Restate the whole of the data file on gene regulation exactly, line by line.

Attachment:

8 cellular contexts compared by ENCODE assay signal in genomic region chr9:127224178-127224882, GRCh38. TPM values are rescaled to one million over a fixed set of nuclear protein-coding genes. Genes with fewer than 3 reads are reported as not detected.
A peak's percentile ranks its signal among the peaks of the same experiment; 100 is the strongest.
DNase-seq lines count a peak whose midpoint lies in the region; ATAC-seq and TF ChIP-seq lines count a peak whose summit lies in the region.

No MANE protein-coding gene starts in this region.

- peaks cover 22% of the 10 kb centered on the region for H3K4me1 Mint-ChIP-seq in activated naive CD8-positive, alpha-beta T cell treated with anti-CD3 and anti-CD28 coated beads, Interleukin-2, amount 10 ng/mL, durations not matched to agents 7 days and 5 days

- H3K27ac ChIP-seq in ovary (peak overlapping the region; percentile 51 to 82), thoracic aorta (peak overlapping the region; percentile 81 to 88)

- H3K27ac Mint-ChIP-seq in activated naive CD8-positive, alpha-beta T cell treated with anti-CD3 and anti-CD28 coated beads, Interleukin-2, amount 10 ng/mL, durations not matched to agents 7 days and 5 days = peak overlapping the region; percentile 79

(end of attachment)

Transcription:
8 cellular contexts compared by ENCODE assay signal in genomic region chr9:127224178-127224882, GRCh38. TPM values are rescaled to one million over a fixed set of nuclear protein-coding genes. Genes with fewer than 3 reads are reported as not detected.
A peak's percentile ranks its signal among the peaks of the same experiment; 100 is the strongest.
DNase-seq lines count a peak whose midpoint lies in the region; ATAC-seq and TF ChIP-seq lines count a peak whose summit lies in the region.

No MANE protein-coding gene starts in this region.

- peaks cover 22% of the 10 kb centered on the region for H3K4me1 Mint-ChIP-seq in activated naive CD8-positive, alpha-beta T cell treated with anti-CD3 and anti-CD28 coated beads, Interleukin-2, amount 10 ng/mL, durations not matched to agents 7 days and 5 days

- H3K27ac ChIP-seq in ovary (peak overlapping the region; percentile 51 to 82), thoracic aorta (peak overlapping the region; percentile 81 to 88)

- H3K27ac Mint-ChIP-seq in activated naive CD8-positive, alpha-beta T cell treated with anti-CD3 and anti-CD28 coated beads, Interleukin-2, amount 10 ng/mL, durations not matched to agents 7 days and 5 days = peak overlapping the region; percentile 79